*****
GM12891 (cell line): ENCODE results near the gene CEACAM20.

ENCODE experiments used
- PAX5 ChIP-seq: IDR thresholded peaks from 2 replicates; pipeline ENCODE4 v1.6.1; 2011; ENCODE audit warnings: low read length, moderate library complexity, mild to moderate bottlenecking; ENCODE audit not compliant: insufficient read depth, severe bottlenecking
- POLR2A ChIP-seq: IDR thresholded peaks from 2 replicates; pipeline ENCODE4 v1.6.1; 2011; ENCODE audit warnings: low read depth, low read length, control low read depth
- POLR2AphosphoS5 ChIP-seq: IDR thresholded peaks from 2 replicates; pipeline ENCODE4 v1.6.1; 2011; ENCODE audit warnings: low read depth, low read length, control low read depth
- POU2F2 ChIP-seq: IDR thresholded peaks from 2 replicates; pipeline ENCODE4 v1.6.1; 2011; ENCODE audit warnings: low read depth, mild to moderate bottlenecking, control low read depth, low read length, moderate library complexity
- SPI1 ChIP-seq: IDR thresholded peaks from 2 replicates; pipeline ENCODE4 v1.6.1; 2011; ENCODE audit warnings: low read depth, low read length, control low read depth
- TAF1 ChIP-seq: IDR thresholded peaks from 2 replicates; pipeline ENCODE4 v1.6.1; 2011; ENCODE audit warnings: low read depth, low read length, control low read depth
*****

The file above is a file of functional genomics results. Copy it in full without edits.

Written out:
GM12891 (cell line): ENCODE results near the gene CEACAM20.

ENCODE experiments used
- PAX5 ChIP-seq: IDR thresholded peaks from 2 replicates; pipeline ENCODE4 v1.6.1; 2011; ENCODE audit warnings: low read length, moderate library complexity, mild to moderate bottlenecking; ENCODE audit not compliant: insufficient read depth, severe bottlenecking
- POLR2A ChIP-seq: IDR thresholded peaks from 2 replicates; pipeline ENCODE4 v1.6.1; 2011; ENCODE audit warnings: low read depth, low read length, control low read depth
- POLR2AphosphoS5 ChIP-seq: IDR thresholded peaks from 2 replicates; pipeline ENCODE4 v1.6.1; 2011; ENCODE audit warnings: low read depth, low read length, control low read depth
- POU2F2 ChIP-seq: IDR thresholded peaks from 2 replicates; pipeline ENCODE4 v1.6.1; 2011; ENCODE audit warnings: low read depth, mild to moderate bottlenecking, control low read depth, low read length, moderate library complexity
- SPI1 ChIP-seq: IDR thresholded peaks from 2 replicates; pipeline ENCODE4 v1.6.1; 2011; ENCODE audit warnings: low read depth, low read length, control low read depth
- TAF1 ChIP-seq: IDR thresholded peaks from 2 replicates; pipeline ENCODE4 v1.6.1; 2011; ENCODE audit warnings: low read depth, low read length, control low read depth